Qualcomm may have cracked the problem of putting a Touch ID-style sensor beneath the glass of a smartphone display, but that doesn’t mean that we can expect it to ship any time soon.
The new technology was demoed last week at the Mobile World Congress Shanghai 2017 conference, raising hopes that Apple may also be able to debut similar technology in its next-gen iPhone 8. However, according to KGI Securities analyst Ming-Chi Kuo, Qualcomm’s technology still is “not perfect,” and there’s no clear timetable on its release.
Many have tried, none have succeeded
Embedding fingerprint sensors in the display of a smartphone, thereby allowing you to eliminate the Home button for extra screen real estate, is something a number of companies have been working on. But it’s also caused its fair share of problems, too. As a result, companies including Huawei, LG, and Samsung have all used rear fingerprint sensors as a stopgap to get around the problem.
Apple, too, has been rumored to be adopting a rear Touch ID sensor after having problems with a touchscreen embedded fingerprint sensor.
In his research note to clients, Kuo writes that: “Consumers don’t seem to have much of a problem with fingerprint scanners on the back of handsets; thus handset brands may be less compelled to adopt the ultrasonic solution as long as risks persist.”
He also addresses a couple of issues we talked about last week when discussing the technology: namely that has a slower response time than the current-gen Touch ID. Kuo writes that:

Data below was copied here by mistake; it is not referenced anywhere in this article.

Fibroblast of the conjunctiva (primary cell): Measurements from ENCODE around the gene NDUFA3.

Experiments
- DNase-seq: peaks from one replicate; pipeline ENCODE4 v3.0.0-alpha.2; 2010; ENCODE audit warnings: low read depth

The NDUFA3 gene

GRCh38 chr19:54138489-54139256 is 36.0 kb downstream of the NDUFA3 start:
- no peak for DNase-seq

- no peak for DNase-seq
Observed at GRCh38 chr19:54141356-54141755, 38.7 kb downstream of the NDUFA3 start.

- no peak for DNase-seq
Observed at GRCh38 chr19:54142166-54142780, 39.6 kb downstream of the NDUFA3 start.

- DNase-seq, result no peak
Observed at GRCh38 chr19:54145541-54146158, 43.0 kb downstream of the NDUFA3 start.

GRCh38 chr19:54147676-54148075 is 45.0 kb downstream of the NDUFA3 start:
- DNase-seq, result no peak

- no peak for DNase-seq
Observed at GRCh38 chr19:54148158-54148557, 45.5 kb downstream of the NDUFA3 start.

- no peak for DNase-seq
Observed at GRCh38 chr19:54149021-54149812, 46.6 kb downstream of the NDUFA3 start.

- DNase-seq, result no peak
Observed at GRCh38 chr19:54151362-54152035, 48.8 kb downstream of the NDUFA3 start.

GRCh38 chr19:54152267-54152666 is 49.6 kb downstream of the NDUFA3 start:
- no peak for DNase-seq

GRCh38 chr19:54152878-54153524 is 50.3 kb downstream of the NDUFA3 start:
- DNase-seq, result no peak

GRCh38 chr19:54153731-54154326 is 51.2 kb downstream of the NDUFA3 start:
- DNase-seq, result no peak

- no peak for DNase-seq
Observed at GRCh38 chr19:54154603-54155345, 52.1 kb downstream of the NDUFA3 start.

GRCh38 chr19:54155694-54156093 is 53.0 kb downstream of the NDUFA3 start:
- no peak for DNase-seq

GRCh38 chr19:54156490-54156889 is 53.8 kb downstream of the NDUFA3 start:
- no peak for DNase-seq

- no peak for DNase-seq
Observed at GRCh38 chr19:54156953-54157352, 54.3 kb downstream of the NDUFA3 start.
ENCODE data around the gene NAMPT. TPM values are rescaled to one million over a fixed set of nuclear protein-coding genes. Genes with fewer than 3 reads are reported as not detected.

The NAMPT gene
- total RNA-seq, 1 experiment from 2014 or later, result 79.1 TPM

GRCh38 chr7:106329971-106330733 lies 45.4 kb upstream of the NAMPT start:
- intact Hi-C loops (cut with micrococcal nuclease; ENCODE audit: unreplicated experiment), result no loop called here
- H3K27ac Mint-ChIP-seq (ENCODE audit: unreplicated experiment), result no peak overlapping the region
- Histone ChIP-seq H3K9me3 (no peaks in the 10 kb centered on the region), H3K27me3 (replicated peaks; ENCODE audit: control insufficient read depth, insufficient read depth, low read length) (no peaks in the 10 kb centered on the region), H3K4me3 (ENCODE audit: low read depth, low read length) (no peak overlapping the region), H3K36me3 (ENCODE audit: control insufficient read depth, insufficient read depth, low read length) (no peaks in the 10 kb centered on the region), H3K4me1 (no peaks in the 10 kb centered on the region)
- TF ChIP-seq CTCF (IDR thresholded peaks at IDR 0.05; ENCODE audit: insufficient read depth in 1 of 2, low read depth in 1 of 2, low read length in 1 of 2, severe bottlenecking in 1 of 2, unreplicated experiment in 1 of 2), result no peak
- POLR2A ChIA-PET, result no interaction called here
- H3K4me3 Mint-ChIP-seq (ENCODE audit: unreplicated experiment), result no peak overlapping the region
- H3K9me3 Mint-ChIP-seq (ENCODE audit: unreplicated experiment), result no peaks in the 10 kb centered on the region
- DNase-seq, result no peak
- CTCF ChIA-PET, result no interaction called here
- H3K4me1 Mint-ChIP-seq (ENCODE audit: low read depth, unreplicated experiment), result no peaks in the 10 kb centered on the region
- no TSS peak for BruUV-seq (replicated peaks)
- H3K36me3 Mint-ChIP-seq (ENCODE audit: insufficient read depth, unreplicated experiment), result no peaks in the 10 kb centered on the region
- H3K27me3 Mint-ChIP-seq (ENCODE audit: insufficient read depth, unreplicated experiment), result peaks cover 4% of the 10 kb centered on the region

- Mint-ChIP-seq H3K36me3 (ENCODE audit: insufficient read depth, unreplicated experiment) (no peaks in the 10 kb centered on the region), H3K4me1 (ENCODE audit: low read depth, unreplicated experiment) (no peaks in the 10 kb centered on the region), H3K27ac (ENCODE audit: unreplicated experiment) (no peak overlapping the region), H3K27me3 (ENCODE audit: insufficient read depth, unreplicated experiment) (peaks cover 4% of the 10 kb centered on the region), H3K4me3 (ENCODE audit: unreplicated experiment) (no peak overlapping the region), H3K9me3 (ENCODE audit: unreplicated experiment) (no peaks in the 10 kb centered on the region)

“We think there are still a few technological challenges to be addressed, including: (1) scan-through ability still has room for improvement; (2) slower to enable; and (3) slower response.”
Finally, he notes that the technology needs thinner-than-usual cover glass, as well as flexible OLED panels, to work — meaning that it’s unlikely to be taking the smartphone world by storm any time soon.
Will Apple deliver?
Personally, I’d love to see Touch ID embedded in the iPhone 8 — although I can see where the challenges exist. After the Samsung Galaxy S8 won plaudits for innovation, managing to pull off a feature that Samsung was unable to would show that Apple is still capable of leading the way when it comes to hardware innovation.
The iPhone 8 is likely to be Apple’s biggest upgrade since 2014’s iPhone 6 and 6 Plus, but it could also run the risk of being perceived as a “me too” device if it ends up looking like the Galaxy S8, but running iOS 11. Living up to its goal of putting Touch ID on the iPhone display would be a reminder that Apple can still pull of the miraculous as it celebrates the iPhone’s tenth birthday.
At the same time, given that services like Apple Pay have made Touch ID a vital part of Apple’s ecosystem, anything that’s going to be slightly slower (or, potentially, any less accurate) would be a terrible move for Apple to make.